HALLOWELL — Maine’s smallest city by land area looks to be one of the first to award local licenses allowing adult-use marijuana establishments.

City Manager Nate Rudy announced last week that the city will be accepting applications for retail cannabis cultivation, product manufacturing and testing facilities, and retail stores. The application period ends at 4 p.m. on Dec. 6.

The applications, which must be renewed for any marijuana business — adult-use or medical — operating in Hallowell, will be reviewed following a public hearing prior to the Dec. 10 City Council meeting.

Following that hearing, licenses for two available licenses for downtown retail stores — adult-use or medical — will be awarded. Since the ordinance only allows two retail stores downtown, a lottery could be held if there are more than two qualified applicants. City officials said there are two people with downtown storefronts interested in securing licenses.

There are currently two medical marijuana retail stores in Hallowell, Cold Brook Cannabis on Greenville Street and the Cannabis Healing Center on Water Street. Both would have to renew their licenses this year, but Cold Brook Cannabis is not subject to limits on retail stores because it is outside of the downtown district.

Cannabis Healing Center owner Derek Wilson told the Kennebec Journal in August that he would look to make the switch to adult-use marijuana once the state’s policy is in place. Cold Brook Cannabis owner Jerrod Desjardins said Monday that he was unsure if he would want to make the same switch.


“It’s just whether or not I choose to serve medical community,” he said. “I take a lot of pride in doing the medical side of it.”

Rudy said Monday the licenses would enable an adult-use operation, but any such establishment needs a license from the city and the state. While the state has not set an adult use policy, the 129th Legislature is expected to work on that licensing after it convenes Jan. 3, 2019.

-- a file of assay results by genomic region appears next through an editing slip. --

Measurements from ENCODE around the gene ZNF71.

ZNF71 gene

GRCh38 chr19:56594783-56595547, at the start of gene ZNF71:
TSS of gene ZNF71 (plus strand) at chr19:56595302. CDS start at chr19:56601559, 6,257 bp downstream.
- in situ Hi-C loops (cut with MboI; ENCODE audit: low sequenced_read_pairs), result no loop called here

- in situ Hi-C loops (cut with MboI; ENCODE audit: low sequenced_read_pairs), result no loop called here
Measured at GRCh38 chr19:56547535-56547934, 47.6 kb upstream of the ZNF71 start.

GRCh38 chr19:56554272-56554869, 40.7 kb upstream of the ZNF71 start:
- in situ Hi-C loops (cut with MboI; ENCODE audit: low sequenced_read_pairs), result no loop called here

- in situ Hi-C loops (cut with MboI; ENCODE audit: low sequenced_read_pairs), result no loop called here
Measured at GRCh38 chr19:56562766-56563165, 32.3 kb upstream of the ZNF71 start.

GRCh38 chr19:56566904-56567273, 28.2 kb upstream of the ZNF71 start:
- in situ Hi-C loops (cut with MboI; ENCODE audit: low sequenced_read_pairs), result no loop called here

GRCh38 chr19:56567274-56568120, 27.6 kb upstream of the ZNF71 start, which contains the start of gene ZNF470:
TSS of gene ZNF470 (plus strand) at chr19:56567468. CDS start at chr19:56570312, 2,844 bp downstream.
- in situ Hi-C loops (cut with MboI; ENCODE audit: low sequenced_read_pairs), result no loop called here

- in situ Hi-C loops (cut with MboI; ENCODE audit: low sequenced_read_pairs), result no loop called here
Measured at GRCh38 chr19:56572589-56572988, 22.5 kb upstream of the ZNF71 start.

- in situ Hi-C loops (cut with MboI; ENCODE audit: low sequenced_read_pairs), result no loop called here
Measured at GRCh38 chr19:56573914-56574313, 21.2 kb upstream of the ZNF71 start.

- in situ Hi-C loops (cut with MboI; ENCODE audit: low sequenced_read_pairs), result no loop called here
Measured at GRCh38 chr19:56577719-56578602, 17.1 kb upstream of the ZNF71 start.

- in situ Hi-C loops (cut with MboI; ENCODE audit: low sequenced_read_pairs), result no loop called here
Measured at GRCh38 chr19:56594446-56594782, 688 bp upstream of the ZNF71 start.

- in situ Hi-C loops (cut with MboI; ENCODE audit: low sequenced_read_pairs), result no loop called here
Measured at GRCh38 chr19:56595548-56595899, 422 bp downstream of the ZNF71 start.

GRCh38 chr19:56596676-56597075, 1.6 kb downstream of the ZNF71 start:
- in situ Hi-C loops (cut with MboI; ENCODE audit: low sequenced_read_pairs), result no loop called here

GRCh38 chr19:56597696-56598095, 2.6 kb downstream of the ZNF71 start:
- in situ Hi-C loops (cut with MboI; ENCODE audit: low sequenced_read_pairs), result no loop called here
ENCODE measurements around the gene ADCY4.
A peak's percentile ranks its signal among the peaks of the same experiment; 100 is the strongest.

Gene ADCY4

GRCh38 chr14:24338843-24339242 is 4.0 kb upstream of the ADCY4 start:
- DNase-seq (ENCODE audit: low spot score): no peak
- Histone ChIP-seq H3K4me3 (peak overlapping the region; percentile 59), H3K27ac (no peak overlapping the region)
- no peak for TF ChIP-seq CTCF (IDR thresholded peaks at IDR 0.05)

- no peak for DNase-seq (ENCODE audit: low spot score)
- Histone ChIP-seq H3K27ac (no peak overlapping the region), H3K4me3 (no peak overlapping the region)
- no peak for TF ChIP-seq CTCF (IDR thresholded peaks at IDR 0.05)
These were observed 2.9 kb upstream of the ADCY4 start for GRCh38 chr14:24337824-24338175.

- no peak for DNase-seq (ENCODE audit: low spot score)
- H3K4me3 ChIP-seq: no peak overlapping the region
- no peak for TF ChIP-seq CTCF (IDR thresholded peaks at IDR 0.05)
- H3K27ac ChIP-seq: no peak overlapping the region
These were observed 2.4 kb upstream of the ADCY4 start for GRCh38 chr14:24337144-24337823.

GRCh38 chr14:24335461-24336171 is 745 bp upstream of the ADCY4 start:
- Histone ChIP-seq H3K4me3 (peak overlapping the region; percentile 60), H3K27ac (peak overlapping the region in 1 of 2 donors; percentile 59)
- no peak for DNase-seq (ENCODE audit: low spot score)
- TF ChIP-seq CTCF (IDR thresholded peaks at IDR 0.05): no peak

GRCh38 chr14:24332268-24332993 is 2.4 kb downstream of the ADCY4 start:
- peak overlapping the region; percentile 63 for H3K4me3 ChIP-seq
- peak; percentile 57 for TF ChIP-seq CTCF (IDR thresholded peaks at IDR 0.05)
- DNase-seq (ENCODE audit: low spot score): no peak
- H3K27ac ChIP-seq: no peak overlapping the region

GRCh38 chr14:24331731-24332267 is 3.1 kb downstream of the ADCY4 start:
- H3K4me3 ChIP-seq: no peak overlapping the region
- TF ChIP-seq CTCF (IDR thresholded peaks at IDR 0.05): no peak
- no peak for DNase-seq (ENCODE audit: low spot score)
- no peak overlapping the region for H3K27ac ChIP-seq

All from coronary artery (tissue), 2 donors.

Restrictions written into Hallowell’s ordinance, however, could prevent proprietors from waiting for the Legislature to approve licensing procedure. It includes a clawback provision that could take licenses away from licensees if they do not make progress toward opening within 90 days. One 180-day extension could be awarded by the code enforcement officer if substantial progress was made.

“If someone wanted to come and get one to open an adult-use store, they could,” Rudy said. “It doesn’t make any sense for anyone to park a license right now.”

Ordinance language spelling out licensing procedure and zoning for the aforementioned facilities was finalized earlier this month by the City Council.



Applicants must submit a sketch plan with their application. Licenses must be renewed annually and cost $250. Unsuccessful entries in lotteries will have their application fee refunded, per the application.

No other type of marijuana establishment is allowed in downtown Hallowell. Only outdoor cannabis cultivation facilities are allowed in the Rural-Farm district as a permitted use; and cannabis retail stores, cannabis product manufacturing facilities and indoor cannabis cultivation facilities are allowed as conditional uses.

A cannabis business establishment of any kind must be “1,000 linear feet from any lot line on which the business establishment is located to nearest the lot line of a public school, a private school, or a public recreational facility,” such as a ball field or a playground.

Exempt “public recreational facilities” are the Kennebec River Rail Trail, Granite City Park, Vaughan Field, and a small park on the corner of Second Street and Union Street.

Other municipalities around the state are moving forward on their adult-use marijuana zoning and licensing. The Forecaster reported last week South Portland advanced ordinances were moving to a final reading scheduled for Dec. 18.

City Manager Nate Rudy said Monday morning that no applications were received, but attributed that to the long holiday weekend.


An electronic copy of the application can be found on the city’s website.

Sam Shepherd — 621-5666


Twitter: @SamShepME

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